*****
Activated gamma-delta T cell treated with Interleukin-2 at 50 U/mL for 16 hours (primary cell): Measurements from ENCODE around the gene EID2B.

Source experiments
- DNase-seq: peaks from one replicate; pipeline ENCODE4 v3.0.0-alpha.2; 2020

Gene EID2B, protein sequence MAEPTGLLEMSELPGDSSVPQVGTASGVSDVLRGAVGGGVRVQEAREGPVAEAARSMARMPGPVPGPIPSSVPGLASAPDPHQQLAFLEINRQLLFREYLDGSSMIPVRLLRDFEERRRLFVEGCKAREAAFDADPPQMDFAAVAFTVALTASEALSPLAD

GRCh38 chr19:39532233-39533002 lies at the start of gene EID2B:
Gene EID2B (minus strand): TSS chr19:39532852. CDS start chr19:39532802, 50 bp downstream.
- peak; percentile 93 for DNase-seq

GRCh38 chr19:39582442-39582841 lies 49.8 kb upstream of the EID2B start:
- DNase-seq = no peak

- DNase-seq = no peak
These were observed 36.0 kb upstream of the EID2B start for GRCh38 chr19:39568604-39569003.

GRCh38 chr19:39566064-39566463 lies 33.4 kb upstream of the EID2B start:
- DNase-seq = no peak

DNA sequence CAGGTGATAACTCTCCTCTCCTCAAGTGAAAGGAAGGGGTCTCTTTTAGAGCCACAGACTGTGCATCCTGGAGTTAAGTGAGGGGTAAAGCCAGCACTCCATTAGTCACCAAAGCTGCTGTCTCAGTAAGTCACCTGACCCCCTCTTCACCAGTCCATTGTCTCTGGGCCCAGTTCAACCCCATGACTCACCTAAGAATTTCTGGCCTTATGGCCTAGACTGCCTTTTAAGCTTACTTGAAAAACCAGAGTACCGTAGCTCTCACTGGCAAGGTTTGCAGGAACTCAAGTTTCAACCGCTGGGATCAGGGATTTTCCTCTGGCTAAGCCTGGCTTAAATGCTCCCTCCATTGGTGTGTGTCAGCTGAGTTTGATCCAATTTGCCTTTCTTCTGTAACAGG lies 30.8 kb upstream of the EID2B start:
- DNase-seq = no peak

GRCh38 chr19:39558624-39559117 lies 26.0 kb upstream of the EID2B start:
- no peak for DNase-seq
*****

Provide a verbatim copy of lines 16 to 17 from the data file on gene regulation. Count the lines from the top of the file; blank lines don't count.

GRCh38 chr19:39558624-39559117 lies 26.0 kb upstream of the EID2B start:
- no peak for DNase-seq